Still have unmet goals for the season? Racing Nationals or eyeing an end to the season before the December holidays? Whether you’re gearing up for a big late-season push or soon winding down and hanging up the cyclocross bike, coach Chris Mayhew of JBV Coaching covers the topics of goals, taking a break, indoor training and holiday eating for this week’s Training Tuesday.
As a coach, writing a program, I like to start with a blank sheet of paper. I start with a Notepad file that has the dates pre-filled. From there I write in the immutable things like goal events, travel and such. Then I work back from the goals and pencil in the things that need to happen such as workouts and rest. Once you get that done you’d be surprised how easy it is to fill in the rest of the schedule, as most of it has written itself and what’s needed in the blank spots becomes pretty clear. We’re coming up on, or are at, one of those immutable points in the season. To my mind it’s simply a flow chart from here to the end of the season with regard to planning your workouts. So let’s talk about that.
If you read and followed my “Shape of Your Season” column, you’ve been racing and recovery mode since about Labor day. That was a long time ago! There are four things to think about when training; volume, duration, intensity and specificity. Intensity and specificity have been at 120% these last few weeks. But duration (per day) and volume (monthly, weekly) have fallen off a cliff. ’Cross is also very hard on the body and that is probably catching up to you around now. What I would strongly suggest is that you plan a weekend or two away from racing. Find a weekend you can skip or that is open. Take the preceding Monday, Tuesday and possibly Wednesday off.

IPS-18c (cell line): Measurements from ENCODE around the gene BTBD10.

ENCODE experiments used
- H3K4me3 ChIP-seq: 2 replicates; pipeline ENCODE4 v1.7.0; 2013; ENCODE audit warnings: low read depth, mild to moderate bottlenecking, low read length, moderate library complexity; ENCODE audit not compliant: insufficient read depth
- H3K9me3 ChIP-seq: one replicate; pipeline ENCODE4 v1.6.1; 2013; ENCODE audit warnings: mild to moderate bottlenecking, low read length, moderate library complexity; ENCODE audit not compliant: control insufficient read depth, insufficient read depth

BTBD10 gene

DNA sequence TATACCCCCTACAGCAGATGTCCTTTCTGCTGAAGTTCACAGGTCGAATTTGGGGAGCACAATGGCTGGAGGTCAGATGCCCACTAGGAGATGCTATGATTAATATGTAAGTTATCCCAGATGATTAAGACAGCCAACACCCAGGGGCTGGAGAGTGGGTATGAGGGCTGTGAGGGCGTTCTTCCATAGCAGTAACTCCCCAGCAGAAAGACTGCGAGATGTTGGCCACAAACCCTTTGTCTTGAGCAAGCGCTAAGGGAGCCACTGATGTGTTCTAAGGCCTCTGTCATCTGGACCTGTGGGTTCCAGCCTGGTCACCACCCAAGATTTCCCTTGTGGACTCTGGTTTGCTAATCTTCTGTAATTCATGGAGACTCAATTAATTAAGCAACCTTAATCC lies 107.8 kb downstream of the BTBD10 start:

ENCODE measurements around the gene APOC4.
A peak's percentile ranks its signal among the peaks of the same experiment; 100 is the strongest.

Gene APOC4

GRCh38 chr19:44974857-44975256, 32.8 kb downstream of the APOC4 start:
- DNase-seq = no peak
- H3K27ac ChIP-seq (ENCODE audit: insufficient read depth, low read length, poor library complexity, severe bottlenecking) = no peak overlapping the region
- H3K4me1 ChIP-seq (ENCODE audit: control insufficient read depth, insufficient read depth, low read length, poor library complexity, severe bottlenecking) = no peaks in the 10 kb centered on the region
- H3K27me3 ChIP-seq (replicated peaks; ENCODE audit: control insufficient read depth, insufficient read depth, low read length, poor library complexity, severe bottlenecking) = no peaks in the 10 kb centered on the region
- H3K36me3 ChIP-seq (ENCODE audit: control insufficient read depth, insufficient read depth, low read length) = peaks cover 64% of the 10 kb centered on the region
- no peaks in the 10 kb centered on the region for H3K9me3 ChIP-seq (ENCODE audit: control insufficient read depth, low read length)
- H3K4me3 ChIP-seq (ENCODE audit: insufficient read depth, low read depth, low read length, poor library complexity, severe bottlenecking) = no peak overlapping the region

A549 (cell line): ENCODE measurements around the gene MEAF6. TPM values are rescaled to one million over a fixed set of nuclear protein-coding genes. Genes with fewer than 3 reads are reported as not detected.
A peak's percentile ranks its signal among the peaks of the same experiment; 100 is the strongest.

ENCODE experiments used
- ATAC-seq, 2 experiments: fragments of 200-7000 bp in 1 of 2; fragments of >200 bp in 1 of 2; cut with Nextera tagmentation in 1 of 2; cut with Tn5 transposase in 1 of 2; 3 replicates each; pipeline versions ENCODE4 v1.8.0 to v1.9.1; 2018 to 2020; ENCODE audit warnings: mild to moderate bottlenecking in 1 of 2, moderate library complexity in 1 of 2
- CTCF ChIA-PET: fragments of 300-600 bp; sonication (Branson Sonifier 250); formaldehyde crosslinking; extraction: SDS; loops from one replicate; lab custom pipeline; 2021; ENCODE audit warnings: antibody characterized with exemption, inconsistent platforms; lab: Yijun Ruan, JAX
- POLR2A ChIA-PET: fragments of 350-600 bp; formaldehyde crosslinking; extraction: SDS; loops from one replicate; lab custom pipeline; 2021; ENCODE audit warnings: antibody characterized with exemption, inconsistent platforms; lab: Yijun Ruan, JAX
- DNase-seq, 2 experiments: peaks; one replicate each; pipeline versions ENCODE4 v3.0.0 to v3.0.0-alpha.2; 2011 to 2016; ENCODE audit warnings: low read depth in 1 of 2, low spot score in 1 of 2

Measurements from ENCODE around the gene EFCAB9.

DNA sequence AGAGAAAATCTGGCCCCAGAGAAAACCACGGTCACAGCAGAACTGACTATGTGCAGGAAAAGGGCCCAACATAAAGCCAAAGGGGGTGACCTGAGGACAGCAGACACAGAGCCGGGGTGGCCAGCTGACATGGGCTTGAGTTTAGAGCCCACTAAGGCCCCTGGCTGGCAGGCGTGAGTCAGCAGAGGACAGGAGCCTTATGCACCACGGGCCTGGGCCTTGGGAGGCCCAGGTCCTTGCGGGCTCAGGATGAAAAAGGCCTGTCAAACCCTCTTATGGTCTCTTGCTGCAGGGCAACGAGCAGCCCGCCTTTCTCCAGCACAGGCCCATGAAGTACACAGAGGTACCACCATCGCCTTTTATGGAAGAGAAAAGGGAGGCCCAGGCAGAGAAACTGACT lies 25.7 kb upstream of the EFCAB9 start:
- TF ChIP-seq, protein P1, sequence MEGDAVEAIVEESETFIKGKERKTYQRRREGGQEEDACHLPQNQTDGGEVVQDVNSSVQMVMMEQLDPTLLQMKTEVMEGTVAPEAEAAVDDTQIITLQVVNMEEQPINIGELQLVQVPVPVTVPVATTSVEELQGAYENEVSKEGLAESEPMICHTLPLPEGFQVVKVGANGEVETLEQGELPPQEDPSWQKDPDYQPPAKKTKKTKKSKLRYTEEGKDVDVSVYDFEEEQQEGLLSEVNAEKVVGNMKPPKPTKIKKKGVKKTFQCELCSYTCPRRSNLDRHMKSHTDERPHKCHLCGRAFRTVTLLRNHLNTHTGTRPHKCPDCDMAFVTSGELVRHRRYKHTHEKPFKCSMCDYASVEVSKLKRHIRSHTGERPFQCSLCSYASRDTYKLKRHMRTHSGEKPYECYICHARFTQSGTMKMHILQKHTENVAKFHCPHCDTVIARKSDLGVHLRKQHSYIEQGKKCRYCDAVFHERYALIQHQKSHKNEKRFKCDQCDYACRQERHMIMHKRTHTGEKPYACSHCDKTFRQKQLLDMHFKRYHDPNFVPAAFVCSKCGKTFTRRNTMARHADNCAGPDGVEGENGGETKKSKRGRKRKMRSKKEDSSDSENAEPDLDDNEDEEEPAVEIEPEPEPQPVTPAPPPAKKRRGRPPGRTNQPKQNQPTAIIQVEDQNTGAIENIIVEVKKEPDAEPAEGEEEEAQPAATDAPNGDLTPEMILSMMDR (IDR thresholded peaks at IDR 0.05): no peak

After such a mental and physical break, start a low key block of training. I’m a big fan of doing the opposite of what you want to do or have been doing. You have been doing short intense races on the weekend. Schedule some long but easy rides for the weekend and enjoy the fall weather. Get in some Steady Eddy sweet spot or threshold workouts during the week. Do as many as you can within your scheduling constraints, making sure that you’ll come into your next race fresh and rested.
Speaking of doing some training, remember all those times I told you to take a break? Well, now’s the time to put in work, to go to that well. The days are shorter and most people are training indoors. Even if you are not indoors, logistics of training may be more difficult with sometimes challenging weather and shorter days. It’s hard to train with the motivation that you did in August when it was easier in many aspects. There’s a reason the ’cross season starts around Labor Day now but races in December are hard to find. It’s time to be a diehard cyclocross racer and buckle down.
Sure, you might have to resort to indoor trainer workouts, but if you do, keep trainer workouts to no more than one hour, have the biggest fan you can blowing directly on you from the front (and if you can do anything to lower the room temperature do that too), and no more than three workouts on the trainer a week unless you know yourself well enough to know riding indoors more than that won’t crack you. And learn to ride rollers. They require more focus than a trainer, develop riding skills and are a great way to break up the monotony of the trainer. Don’t own some? Ask your local cycling community. Someone has them in a basement that they will loan you.
Personally, I have a no indoors riding policy which necessitates an investment in lights and clothing. Pick your poison.